I’m back in San Francisco now and have had a little time to sort of reflect on the past month that I have been traveling. The goal of this trip was to test my ability to photograph people, and to that end, I traveled to Quartzsite, Arizona to meet up with a group of RV’ers attending the gathering that occurs there every year in January and February. This may seem kind of dumb thing for a photographer to do, but in my case, I can count on two hands how many really successful portraits I have ever done. But people photographs are essential if I am going to pursue my latest idea for a project, New American Nomads. I am really surprised at how good the whole experience felt. I had built up lots of trepidation at the thought of asking people if I could photograph them. Even after they agreed, I was usually quite nervous pointing the camera at them. As time progressed, it became a little more comfortable of a process – but never easy.
It helped a lot that I was camping with a good sized group of people. I started by just hanging out with the group. Later as we got to know each other, I let them know I was interested in photographing them. Over the course of the next several days, I would approach one or more of the group and spend a little time. I think we all felt more comfortable doing this so that when it came time to make photographs, it felt a little more natural. The only problem I encountered was that virtually everyone wanted to smile when the camera was pointed at them. It’s not that they shouldn’t do this – it is what we are conditioned to do all our lives, but I think it kind of creates a false sense of the moment. Since most everyone I encountered seemed actually quite happy with their lives, maybe letting them smile was the more natural approach. In fact I did let them smile, but also asked that they simple not for at least one. I did resort to a little trickery from time to time. I would ask them to just stand there while I did a few test exposures. As soon as I said I was ready, the smiles snapped back on their faces. I will have to consider which expressions worked best.
Since I was not always with the group, I eventually settled on something of a process for when I encountered those I wanted to photograph elsewhere. I would constantly just carry the camera around with me. At certain points, I would approach someone I thought might fit in the project and simple engage them for a while. Sometimes I would photograph, sometimes not. It really just depended on how the conversation went. Since this is primarily a project about full-time RV’er, asking them if they were or not often was enough reason not to photograph. I have been including some non-RV’ers in the project as well. They exist to provide service to those who do travel and are often quite the characters themselves. I am also photographing RV’s without people in the picture as well as some of the places where people camp – both boondocking (no electrical or water hook-ups) and RV parks. It is all part of the experience and I think needs to be included.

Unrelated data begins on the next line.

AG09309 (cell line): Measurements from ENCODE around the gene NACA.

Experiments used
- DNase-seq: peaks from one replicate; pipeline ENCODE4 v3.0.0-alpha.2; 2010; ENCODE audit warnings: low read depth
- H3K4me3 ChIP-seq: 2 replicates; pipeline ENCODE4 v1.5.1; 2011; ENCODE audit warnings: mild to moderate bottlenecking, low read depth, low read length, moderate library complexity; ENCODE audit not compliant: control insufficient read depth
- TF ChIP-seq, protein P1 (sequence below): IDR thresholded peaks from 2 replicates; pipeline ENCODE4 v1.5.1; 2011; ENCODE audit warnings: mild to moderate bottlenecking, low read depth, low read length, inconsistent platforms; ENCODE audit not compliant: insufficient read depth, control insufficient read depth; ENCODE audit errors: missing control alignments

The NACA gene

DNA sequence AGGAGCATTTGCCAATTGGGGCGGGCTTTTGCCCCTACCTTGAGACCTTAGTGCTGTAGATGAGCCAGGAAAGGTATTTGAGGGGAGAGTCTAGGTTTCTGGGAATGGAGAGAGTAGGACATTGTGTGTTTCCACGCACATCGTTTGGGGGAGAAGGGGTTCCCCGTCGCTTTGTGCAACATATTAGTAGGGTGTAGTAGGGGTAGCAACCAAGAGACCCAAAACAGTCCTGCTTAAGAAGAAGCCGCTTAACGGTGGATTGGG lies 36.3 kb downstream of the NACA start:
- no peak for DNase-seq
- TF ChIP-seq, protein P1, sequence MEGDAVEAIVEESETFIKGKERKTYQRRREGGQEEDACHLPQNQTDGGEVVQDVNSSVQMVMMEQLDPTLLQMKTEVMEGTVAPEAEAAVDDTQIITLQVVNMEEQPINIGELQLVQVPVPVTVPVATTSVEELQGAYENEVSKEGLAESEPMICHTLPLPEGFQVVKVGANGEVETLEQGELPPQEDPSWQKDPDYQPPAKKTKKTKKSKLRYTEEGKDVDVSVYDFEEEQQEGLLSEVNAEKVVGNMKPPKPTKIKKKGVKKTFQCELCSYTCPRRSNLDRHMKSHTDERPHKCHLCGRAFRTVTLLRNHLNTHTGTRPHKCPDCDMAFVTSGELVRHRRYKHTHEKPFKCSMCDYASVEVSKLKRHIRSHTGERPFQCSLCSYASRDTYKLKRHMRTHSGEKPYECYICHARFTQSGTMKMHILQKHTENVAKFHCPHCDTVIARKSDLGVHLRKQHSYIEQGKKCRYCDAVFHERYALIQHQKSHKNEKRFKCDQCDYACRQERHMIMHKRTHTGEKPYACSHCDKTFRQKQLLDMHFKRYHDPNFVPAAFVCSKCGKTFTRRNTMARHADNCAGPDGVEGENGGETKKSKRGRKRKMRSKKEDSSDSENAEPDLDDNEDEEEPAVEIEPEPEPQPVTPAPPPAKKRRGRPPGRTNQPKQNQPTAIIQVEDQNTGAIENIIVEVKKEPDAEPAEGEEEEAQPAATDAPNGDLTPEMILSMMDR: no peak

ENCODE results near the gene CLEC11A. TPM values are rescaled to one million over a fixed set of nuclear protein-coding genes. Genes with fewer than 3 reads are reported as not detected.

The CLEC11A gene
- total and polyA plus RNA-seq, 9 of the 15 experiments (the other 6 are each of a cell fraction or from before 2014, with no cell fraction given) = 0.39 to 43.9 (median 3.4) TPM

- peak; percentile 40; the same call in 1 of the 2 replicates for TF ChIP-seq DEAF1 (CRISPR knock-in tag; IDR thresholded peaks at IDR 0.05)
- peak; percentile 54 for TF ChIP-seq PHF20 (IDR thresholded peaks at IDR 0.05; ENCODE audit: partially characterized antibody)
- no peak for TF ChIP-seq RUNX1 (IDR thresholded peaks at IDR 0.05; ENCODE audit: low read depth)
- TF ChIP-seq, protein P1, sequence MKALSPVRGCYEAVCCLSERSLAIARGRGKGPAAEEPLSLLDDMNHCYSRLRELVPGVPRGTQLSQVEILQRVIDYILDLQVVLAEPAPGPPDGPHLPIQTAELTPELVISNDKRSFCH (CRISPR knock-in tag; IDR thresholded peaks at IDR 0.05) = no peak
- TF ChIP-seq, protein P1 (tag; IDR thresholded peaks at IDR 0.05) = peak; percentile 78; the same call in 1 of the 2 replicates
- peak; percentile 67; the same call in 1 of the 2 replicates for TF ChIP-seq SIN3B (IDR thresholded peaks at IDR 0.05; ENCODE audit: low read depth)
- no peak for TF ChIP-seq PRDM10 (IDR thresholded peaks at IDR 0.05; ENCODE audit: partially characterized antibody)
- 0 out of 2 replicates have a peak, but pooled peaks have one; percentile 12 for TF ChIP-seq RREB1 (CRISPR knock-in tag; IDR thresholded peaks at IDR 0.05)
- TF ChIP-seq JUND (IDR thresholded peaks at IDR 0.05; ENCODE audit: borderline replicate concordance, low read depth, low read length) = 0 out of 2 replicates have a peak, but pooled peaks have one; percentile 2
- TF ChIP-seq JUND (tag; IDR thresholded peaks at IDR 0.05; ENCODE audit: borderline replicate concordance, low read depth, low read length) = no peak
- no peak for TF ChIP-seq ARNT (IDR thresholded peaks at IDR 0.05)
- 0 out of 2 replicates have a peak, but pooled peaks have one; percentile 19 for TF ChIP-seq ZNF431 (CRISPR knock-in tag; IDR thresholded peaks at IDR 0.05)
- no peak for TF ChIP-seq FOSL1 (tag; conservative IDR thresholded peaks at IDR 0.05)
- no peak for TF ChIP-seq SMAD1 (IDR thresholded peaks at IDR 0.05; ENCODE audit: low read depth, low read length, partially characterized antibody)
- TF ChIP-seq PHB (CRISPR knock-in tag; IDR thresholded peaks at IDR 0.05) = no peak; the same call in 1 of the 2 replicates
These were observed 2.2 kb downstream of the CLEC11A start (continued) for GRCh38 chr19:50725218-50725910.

In looking over the work I’ve come home with, I think my goal for the month was successful. I believe I’ve proved to myself I can do this project. My portraiture does need some work – I lost a number of good images due to nervousness and made a number of exposure mistakes because I didn’t pay enough attention to settings, but overall I am quite happy with my results. I will be traveling again beginning in August to the Pacific Northwest for two to three months and will be photographing heavily for this project again. In the meantime, there are competitions to enter and portfolio reviews to attend. It is looking to be a busy spring and summer. I will also be posting within the next week or so, a new gallery of this project – the work so far. Look for it soon.